Solved – Interpretation of linear mixed model with log(x+1)-transformed response variable

Before running a linear mixed model I transformed my response variable with log(x+1) to get closer to a normal distribution of residuals. Doing so I get these results (for a simplified example):

           Estimate      Upper CI Limits    Lower CI Limits   p-value level1     0.6518415     0.8720254          0.4316577 level2     0.8431060     1.0625152          0.6236968         0.071 level3     0.5089360     0.7258301          0.2920420         0.170 level4     0.3987420     0.6166745          0.1808096         0.017 

Am I right that p-values can be interpreted without back-transformation?

Can I back-transform estimates and CI-Limits by exp(estimate)-1 or exp(limit)-1 which results in the following?

           Estimate      Upper CI Limits    Lower CI Limits   p-value level1     0.9190715     1.3917500          0.5398079 level2     1.3235730     1.8936400          0.8658128         0.071 level3     0.6635203     1.0664460          0.3391593         0.170 level4     0.4899492     0.8527564          0.1981870         0.017 

Short answer: Back-transformed coeffient estimator is biased, and not a good estimator. Back-transformed confidence interval is valid, but sub-optimal.

Longer answer: Since you have not included any residual plots in your post, it is unclear whether your transformed model actually fits the data well. (This is not something you can tell from the coefficient estimates table.) The OLS coefficient estimators in the Gaussian linear regression model are MLEs, so if you take the corresponding back-transformed estimators these will be MLEs of the corresponding back-transformed parameters (by the invariance properties of MLEs). However, you should bear in mind that back-transformed estimators using a non-linear transform will be biased, which is why many statisticians counsel against their use (see e.g., this related question). In the case of an exponential back-transformation you will get an estimator that is positively biased, meaning that it will tend to overestimate the true back-transformed parameter on average. The back-transformed coefficient estimator as not a particularly good point estimator, for this reason.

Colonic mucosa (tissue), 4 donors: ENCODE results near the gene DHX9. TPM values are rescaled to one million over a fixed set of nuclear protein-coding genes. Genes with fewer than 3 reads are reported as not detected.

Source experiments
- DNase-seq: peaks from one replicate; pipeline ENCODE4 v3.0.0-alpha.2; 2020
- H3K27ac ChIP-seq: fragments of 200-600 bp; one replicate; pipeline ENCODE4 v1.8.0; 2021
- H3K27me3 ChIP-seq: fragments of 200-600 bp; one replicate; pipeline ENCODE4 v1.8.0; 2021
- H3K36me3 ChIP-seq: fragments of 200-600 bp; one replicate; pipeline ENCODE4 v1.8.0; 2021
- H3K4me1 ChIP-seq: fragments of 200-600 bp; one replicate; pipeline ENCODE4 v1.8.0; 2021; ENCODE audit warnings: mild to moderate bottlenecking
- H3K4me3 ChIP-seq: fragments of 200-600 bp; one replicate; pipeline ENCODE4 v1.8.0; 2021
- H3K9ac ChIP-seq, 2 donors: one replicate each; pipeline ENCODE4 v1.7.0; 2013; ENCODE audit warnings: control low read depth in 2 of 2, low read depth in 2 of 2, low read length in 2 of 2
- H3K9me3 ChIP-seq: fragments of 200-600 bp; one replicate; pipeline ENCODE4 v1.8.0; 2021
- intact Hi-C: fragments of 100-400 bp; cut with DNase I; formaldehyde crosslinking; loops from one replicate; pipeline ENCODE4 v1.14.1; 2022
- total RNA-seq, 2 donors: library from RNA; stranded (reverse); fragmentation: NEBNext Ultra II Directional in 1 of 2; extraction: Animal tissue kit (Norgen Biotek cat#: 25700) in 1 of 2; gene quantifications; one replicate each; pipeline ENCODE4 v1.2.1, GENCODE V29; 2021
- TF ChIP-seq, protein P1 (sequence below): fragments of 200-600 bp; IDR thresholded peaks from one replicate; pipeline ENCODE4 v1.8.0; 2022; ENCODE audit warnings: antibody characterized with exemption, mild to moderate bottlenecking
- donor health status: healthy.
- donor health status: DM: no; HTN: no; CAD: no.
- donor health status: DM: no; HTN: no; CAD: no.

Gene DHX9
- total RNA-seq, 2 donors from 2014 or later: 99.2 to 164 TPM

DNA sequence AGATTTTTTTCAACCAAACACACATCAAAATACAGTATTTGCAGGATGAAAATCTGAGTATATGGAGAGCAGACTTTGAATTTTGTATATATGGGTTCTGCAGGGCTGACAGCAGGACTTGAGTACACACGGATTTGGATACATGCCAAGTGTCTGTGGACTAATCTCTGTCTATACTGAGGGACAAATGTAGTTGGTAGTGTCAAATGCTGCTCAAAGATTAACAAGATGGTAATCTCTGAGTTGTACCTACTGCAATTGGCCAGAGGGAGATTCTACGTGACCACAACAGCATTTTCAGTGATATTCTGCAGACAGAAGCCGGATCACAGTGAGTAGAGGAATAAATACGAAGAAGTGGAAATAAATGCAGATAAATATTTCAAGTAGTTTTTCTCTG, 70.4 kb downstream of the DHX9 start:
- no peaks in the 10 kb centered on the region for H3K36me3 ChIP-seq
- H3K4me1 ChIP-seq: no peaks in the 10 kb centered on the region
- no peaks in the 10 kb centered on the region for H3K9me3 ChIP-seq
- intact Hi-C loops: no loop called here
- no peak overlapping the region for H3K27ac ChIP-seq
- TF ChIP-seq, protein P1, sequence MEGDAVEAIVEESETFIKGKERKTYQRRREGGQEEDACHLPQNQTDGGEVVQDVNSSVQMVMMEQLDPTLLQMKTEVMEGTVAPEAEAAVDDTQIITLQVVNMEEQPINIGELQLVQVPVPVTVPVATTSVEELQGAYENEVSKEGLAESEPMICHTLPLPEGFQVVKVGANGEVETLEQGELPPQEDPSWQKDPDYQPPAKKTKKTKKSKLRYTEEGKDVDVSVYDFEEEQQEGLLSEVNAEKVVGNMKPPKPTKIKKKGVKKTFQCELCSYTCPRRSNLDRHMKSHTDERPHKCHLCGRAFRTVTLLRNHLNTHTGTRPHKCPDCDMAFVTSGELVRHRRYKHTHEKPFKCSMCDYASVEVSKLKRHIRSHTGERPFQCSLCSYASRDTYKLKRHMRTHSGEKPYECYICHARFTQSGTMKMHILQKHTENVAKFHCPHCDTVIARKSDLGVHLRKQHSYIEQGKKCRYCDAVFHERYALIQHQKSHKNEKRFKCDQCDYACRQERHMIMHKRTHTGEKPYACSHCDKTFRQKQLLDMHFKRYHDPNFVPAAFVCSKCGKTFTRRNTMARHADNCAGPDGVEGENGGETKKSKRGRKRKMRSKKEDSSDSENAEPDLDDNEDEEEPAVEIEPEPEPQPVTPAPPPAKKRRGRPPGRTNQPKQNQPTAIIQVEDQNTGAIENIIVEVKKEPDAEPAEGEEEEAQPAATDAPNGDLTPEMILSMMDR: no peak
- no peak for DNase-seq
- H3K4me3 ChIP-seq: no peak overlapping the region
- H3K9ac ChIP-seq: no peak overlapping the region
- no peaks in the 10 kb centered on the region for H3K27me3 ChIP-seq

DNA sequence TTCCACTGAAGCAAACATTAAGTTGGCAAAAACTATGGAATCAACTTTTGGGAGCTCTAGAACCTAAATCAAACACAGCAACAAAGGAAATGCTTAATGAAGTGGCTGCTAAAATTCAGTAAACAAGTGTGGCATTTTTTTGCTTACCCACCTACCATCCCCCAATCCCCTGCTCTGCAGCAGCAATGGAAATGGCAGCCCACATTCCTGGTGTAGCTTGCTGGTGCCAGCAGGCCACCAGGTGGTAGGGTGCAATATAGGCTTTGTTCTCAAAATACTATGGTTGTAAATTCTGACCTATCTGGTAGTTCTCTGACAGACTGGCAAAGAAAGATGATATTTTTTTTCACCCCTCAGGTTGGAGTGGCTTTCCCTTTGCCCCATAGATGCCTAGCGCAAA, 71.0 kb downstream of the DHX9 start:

You can also back-transform the limits of the confidence intervals, and these remain valid interval estimators, with the same confidence level as in the original model. However, by using a non-linear back-transformation you will end up with a confidence interval that is a little wider than it needs to be (since the equal-tail interval used for the linear model is no longer the shortest interval with that confidence level). It is possible to get a shorter interval at the same confidence level in the space of the back-transformed parameter, but this requires a bit more work, and it requires more knowledge of the underlying properties of the pivotal quantity used to form the interval estimator.

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